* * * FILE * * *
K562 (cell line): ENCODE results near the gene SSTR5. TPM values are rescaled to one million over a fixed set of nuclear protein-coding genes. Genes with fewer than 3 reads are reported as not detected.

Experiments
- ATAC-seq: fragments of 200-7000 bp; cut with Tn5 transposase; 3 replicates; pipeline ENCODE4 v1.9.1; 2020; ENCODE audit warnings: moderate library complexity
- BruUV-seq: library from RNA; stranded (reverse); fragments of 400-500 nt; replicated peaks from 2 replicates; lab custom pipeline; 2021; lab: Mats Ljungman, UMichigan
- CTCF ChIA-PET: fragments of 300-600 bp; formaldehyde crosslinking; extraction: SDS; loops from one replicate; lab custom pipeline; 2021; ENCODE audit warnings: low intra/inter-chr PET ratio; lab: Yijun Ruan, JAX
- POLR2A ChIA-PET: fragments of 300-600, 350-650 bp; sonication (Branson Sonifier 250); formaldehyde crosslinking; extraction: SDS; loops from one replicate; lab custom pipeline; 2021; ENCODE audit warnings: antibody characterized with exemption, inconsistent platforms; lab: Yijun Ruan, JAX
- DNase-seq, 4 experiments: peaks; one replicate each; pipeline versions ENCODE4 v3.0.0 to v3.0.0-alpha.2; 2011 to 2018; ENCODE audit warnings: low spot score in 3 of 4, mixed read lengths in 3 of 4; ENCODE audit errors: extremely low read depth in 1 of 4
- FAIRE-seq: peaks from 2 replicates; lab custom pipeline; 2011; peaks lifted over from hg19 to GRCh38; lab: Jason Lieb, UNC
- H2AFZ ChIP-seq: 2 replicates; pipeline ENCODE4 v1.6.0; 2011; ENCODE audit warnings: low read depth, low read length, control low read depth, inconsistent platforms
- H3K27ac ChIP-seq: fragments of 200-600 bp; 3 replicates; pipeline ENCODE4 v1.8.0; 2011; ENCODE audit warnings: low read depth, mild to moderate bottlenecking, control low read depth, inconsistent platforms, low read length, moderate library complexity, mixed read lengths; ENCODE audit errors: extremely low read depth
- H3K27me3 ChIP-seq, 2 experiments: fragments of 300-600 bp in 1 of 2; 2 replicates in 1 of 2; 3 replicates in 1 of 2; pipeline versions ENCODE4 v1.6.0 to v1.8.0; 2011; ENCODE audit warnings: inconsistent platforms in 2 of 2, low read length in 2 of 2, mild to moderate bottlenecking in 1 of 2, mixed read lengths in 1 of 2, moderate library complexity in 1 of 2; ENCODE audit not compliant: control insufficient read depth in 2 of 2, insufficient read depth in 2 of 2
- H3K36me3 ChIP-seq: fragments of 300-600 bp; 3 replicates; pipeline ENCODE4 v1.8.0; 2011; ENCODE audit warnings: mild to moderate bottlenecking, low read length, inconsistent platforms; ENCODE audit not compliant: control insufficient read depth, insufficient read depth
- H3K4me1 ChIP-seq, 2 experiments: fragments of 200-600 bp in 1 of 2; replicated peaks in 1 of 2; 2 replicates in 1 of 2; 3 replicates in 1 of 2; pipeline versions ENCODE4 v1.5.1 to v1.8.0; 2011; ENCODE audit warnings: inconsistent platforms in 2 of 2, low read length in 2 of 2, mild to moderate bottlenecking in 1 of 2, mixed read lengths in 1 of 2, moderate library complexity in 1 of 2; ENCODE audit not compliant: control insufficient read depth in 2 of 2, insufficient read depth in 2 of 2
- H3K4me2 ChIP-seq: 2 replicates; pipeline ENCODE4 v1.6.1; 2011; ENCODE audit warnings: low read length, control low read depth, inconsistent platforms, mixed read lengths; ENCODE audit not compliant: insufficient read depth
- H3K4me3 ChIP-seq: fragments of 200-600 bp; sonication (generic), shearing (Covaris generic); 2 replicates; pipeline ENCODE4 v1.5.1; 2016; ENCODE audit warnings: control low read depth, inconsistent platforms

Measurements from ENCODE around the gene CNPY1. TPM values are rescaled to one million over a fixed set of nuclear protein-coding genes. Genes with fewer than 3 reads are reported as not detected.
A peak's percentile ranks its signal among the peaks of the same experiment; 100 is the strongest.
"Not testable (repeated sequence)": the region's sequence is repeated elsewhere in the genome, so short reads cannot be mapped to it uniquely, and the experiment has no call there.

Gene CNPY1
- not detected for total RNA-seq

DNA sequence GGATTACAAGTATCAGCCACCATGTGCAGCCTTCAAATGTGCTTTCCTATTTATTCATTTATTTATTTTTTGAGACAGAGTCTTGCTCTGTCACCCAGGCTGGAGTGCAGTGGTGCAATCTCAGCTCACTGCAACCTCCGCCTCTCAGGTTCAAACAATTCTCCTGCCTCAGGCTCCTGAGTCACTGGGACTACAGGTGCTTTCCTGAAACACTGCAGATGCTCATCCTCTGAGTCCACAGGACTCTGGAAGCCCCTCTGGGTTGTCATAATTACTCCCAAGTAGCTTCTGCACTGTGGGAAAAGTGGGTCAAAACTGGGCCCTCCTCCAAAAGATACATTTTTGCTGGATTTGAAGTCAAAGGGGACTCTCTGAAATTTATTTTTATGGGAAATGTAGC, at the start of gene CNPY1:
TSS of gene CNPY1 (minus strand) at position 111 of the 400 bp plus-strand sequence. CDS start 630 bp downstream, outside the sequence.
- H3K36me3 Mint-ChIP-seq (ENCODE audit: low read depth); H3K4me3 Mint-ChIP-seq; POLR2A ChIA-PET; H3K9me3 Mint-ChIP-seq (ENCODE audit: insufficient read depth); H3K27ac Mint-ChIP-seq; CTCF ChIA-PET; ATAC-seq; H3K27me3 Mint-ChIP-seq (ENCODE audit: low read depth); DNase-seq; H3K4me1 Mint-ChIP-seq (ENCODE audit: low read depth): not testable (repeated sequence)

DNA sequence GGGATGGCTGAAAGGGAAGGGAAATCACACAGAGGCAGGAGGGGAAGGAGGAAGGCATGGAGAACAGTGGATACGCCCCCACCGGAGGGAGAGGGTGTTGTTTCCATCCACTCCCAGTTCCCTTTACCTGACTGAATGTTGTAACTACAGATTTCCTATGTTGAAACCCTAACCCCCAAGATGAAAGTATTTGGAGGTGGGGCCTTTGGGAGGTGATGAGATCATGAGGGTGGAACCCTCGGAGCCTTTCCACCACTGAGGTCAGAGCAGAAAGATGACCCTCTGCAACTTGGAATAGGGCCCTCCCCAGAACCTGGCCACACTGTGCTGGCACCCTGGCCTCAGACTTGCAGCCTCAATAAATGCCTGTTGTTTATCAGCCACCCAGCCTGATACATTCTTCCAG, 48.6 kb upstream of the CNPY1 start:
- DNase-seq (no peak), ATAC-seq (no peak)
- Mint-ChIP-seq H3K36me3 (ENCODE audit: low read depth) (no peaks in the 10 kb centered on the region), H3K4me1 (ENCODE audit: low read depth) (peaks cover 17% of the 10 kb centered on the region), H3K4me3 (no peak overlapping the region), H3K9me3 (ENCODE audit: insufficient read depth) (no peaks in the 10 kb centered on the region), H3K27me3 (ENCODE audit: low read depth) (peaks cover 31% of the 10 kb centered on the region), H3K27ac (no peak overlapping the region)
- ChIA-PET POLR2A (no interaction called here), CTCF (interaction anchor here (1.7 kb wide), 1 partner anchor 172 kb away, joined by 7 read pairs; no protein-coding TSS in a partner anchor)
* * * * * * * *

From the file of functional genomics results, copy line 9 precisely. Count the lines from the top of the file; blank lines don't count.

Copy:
- H2AFZ ChIP-seq: 2 replicates; pipeline ENCODE4 v1.6.0; 2011; ENCODE audit warnings: low read depth, low read length, control low read depth, inconsistent platforms